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You can see that the AI (white) detected a win, so it ignored black’s 3 in a row, ensuring a win for black.

Testing this out on some of my friends, I found that it played fairly decently. However, due to some minor bugs in the score evaluation (detailed at the end of the previous paragraph), veterans could consistently beat the bot (albeit after hard, long-fought games). This project was a fun one that I could share with friends, so I definitely enjoyed working on it and seeing it get better along the way. I encourage you to download the project and try playing against it yourself. You can find the github for this project here.

2017 Fall Cluster Project – Raspberry Pi 3 Cluster

After using VT’s cluster for so long, I was interested to learn how the computing behind it worked, and decided to make my own cluster of Raspberry Pis. I contemplated the benefits of embarking on such a project and came up with a multitude of experiments I was interested in exploring that would benefit a cluster-like structure, of which include password decryption, simulation for genetic algorithms, and more. What really tipped me over, however, was the already written and free to use libraries MPI and MPI4PY, of which allowed me to use python to write easy to understand and easy to implement code that utilized cluster computing. Thankfully I had a lot of the components on hand already, but I estimate the overall cost to be around $270. This includes the cost of 4 Raspberry Pis, 4 8gb micro SD cards, a stand for the pis, an ethernet switch, 5 ethernet cords, a USB hub, and 4 micro USB – USB cords. There’s a great video series by Tinkernut on Youtube that I used for basic reference when configuring my Pis that I’d certainly recommend you follow along as well if you have any difficulties putting one of these together. If you have any questions about any of the components I used to build my cluster, feel free to email me at [email protected]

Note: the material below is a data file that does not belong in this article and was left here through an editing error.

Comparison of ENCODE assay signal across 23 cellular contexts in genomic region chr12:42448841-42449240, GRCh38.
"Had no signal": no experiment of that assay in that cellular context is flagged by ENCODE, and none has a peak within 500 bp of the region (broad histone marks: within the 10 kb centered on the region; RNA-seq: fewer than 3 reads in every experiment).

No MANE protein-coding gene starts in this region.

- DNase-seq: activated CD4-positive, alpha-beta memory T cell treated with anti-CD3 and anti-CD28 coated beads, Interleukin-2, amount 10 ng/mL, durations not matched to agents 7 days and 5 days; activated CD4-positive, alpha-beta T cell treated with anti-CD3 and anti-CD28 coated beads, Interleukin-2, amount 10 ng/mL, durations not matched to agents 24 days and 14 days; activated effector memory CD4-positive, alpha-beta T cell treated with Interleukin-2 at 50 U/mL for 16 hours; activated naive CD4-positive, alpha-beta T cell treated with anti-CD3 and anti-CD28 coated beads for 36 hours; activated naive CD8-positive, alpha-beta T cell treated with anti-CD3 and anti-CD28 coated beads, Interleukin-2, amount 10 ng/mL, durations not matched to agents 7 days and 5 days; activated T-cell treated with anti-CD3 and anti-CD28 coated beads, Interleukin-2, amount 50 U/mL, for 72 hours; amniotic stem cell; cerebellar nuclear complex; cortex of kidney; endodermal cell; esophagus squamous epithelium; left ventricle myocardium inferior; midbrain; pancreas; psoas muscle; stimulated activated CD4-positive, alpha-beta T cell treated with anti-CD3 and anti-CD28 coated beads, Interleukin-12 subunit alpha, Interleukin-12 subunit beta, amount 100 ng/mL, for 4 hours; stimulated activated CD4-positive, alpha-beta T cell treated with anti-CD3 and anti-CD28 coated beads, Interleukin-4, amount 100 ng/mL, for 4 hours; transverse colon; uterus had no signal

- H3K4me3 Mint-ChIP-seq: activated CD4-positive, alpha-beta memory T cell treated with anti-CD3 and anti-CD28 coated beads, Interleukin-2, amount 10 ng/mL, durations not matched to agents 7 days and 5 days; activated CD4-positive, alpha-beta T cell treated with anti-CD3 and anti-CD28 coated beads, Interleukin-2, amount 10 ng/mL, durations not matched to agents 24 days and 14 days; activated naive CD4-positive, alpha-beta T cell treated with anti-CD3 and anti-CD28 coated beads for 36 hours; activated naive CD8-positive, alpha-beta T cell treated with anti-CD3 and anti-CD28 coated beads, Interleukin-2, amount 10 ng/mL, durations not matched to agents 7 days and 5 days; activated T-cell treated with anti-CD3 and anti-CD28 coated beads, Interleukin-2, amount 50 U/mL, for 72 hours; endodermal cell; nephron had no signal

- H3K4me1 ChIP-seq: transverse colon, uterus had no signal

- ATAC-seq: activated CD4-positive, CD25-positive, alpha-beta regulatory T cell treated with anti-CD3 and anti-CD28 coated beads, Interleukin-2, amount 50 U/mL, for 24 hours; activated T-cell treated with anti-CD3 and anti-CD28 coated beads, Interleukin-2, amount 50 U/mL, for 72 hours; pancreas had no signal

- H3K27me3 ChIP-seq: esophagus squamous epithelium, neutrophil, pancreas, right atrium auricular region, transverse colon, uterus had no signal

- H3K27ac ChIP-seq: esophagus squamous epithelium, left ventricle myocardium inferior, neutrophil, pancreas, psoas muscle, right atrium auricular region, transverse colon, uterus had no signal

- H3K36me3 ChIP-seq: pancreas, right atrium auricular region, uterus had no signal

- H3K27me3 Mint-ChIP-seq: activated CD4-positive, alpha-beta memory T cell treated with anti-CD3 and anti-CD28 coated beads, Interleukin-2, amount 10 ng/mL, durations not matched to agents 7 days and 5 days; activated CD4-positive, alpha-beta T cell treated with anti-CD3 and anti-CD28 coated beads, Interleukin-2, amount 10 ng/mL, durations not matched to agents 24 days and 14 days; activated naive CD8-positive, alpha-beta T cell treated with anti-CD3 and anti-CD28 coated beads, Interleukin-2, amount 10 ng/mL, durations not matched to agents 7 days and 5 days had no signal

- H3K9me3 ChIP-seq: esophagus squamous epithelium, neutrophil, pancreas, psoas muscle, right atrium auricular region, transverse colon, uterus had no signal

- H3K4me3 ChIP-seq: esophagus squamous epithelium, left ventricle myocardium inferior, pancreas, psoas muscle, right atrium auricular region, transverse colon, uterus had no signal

For my cluster, I used 4 Raspberry Pi 3 B boards, each running a distribution of CentOS 7 Linux. I decided to use CentOS 7 over a friendlier version of linux (i.e. Raspbian, a distribution written specifically for the Pi), simply because VT’s cluster also uses CentOS. Each Pi is given power and connected to an Ethernet switch that is also connected to my router so I can ssh into each of the nodes.

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Picture of my cluster

I have the Pis set up in a master-slave system, in which the head node takes one big problem and divides it into smaller problems for the slave nodes to compute. This allows me to, say, run genetic algorithm/ANN simulations on the slave nodes while performing breeding and fitness evaluation on the master node. I definitely plan on experimenting with speedups in regards to AI in the future, so be on the lookout.

After building my cluster, I found it fitting to at least write a short piece of test code to see how much the cluster structure sped things up. I decided to time Leibniz’s Pi approximation to the 100,000th term on a single worker vs. all three workers. You can see the results of that experiment below.

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Testing 1 vs. 3 workers

You can see that the test in which I only used one worker (nodelist_small), the runtime was approximately 3 times as large as the runtime when I used 3 workers (nodelist), which is to be expected. You can also see that the estimates are slightly different, though I believe this error to be a result of integer division losing some information when divvying up the work for slave nodes (As this is just a small test, I’m leaving this error for now). You can get the code for this test here.

This was an incredibly fun and practical project to work on during my Thanksgiving break. Definitely be looking for more updates from me as I begin to experiment more with the cluster and what it can do. Hopefully I can run some experiments before my next break, but as exam season is coming up, I may need to focus more on my studies. If you have any questions or comments, feel free to email me or leave a comment.